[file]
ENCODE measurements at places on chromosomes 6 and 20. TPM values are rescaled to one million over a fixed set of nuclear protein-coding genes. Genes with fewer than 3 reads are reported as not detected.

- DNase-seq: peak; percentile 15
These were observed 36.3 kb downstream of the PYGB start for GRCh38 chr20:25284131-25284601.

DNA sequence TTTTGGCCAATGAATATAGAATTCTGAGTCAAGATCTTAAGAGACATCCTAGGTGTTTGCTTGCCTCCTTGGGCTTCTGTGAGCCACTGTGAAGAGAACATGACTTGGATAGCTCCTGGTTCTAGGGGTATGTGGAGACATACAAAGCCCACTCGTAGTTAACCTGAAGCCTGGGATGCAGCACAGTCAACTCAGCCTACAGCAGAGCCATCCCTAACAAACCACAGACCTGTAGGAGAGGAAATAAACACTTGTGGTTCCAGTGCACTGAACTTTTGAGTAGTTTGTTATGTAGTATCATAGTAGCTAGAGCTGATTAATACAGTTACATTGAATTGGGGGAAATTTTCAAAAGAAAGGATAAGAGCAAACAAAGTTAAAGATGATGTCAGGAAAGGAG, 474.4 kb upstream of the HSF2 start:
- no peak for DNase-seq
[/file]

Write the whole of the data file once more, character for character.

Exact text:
ENCODE measurements at places on chromosomes 6 and 20. TPM values are rescaled to one million over a fixed set of nuclear protein-coding genes. Genes with fewer than 3 reads are reported as not detected.

- DNase-seq: peak; percentile 15
These were observed 36.3 kb downstream of the PYGB start for GRCh38 chr20:25284131-25284601.

DNA sequence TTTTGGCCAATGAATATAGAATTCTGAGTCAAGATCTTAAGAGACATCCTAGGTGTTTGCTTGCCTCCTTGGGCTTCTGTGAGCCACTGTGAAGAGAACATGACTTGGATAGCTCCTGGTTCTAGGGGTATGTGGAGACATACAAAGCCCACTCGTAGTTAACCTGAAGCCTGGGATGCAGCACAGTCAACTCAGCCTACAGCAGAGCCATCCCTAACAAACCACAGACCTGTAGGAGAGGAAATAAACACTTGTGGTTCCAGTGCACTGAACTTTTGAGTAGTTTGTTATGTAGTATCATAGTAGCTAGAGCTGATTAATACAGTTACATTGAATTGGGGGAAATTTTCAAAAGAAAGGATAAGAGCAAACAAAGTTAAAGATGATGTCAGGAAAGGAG, 474.4 kb upstream of the HSF2 start:
- no peak for DNase-seq